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Top 5 Things I Learned at Podcast Movement That Will Help All Aspects of my Business

Last week I was at Podcast Movement, a big 4 day conference that focuses on all things podcasting. I had a few goals in mind going into the conference – things I definitely wanted to focus on. While my show has seen great growth, I wanted to do even better; I know I can grow How I Built It through better engagement, and I wanted to get ideas. I also wanted to learn how to pitch show sponsors better. I’ve been grateful for the success I’ve seen by working with my network, but I don’t want to tap that well too much…so I need to grow. I’m happy to say I learn about that and so much more. Here are my top 5 takeaways.

#1: Ask Bigger Questions

There were a few sessions that challenged me to ask questions like, “What’s the purpose of my podcast,” and “What’s my audience’s biggest problem?” To be honest, I started my show as a little side project to promote my online courses. I never imagined it would grow to what it is today, so I never answered those types of questions. One of my goals this week is to do just that.

#2: If You Want Something From Your Audience, Just Ask

I’ve been asking for ratings and reviews at the end of my show for a while and it’s been working, but I never thought to extend it past that. I don’t get a lot of people emailing me because I never ask them to. One of the things I’m going to start doing this week is ending with a question to the listeners and encouraging them to email me their answers.

If you want something from your audience, just ask #PM18 Click To Tweet

#3: Find Your Podcast Alt-Mode

Aaron Mahnke of Lore gave a great talk about finding your show’s “alt-mode.” Basically, it’s the idea that your show can serve as a vehicle to doing other projects. I’ve thought of a few obvious ones for my show, but I’d like to find that hidden gem that will really excite me.

#4: Use Your First 60 Seconds Wisely

I went to a session where people from the broadcast/radio world critiqued podcasts live on stage. The most common feedback to me was, “Use the first 60 seconds of your show wisely.” You have that time to suck the listener in, so start with a cold open and guide them through the episode. This will help new listeners get to know you and it will help your current audience understand what to think about or look for in the episode. I really loved that and will definitely rework the top of my show.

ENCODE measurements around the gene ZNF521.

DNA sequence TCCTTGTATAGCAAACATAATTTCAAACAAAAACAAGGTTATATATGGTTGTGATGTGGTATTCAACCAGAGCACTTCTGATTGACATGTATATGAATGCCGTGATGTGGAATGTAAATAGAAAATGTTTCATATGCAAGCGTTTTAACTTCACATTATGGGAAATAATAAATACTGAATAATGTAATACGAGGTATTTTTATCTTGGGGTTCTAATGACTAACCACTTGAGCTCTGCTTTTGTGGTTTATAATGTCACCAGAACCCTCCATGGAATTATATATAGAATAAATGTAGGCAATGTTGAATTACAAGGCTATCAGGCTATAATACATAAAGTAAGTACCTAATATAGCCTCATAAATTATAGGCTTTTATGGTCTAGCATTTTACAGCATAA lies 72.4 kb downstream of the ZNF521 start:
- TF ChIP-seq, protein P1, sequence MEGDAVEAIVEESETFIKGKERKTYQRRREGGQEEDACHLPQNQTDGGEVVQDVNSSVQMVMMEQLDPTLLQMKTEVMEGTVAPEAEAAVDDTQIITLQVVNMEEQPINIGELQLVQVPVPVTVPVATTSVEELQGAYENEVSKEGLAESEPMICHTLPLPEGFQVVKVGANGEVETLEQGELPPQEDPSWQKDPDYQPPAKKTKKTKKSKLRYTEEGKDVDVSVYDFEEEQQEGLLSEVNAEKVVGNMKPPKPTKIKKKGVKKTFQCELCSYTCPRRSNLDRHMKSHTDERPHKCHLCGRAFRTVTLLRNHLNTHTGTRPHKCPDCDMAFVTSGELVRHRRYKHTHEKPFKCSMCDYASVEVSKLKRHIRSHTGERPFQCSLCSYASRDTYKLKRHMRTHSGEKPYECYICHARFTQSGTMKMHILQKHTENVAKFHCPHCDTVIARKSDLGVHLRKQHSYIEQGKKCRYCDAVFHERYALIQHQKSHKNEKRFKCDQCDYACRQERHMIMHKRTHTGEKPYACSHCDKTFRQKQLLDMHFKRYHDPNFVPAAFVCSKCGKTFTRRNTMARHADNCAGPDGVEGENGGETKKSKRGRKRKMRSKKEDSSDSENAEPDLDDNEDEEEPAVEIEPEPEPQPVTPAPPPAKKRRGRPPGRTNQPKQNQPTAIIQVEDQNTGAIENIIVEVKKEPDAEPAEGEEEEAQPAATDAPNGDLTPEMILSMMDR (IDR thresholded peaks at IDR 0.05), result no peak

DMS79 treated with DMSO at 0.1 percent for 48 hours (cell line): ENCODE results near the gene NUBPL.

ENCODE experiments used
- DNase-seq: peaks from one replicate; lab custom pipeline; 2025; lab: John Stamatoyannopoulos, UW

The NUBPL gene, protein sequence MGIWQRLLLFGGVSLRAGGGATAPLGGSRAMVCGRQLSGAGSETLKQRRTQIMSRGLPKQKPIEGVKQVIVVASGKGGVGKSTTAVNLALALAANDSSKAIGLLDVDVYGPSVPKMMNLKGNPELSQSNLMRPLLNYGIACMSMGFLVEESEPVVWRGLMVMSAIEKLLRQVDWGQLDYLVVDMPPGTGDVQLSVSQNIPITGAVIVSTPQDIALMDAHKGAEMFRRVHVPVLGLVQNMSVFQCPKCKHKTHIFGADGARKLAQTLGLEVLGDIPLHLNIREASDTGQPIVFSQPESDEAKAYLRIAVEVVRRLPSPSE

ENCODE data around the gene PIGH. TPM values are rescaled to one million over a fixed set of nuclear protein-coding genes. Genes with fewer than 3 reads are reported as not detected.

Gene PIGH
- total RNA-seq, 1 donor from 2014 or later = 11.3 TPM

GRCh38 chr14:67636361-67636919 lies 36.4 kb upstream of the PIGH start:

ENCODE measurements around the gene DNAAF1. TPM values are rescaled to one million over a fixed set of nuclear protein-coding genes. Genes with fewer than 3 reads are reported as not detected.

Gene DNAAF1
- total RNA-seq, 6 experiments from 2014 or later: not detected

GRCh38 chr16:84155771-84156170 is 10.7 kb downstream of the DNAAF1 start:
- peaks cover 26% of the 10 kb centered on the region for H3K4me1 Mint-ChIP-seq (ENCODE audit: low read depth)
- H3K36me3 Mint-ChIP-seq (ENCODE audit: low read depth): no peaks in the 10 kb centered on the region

The first 60 seconds of your show are the most important. Use them wisely. #PM18 Click To Tweet

#5: Podcasters are Influencers with a More Personal Connection

In the sponsor sessions, there were a few recurring themes. One was that as a podcaster, you’re a much stronger influencer than you might realize. You have a strong tribe of people who listen every week and trust you. Even if you don’t have the reach of Lore or Stuff You Should Know, you can work closely with brands you believe in to help both them and your audience. Positioning yourself as an influencer will make it easier to sell yourself and your show to potential sponsors.

Bonus: I’m on the Cusp of that Downloads Sweet Spot for Sponsors

I’m very close to 5,000 downloads per episode in the first 30 days, which by many accounts is where things start to really take off. This is where sponsors will still to seriously consider your show, because it’s enough of an audience to get a reasonable return on their investment. Between what I learned on how to grow the show, and the tips I got on pitching sponsors as an influencer, I’m excited to see how my show will grown as I enter Year 3.

So here’s my question for you: Are you thinking of starting a podcast? What’s stopping you?

Are you thinking of starting a podcast? What’s stopping you? Click To Tweet

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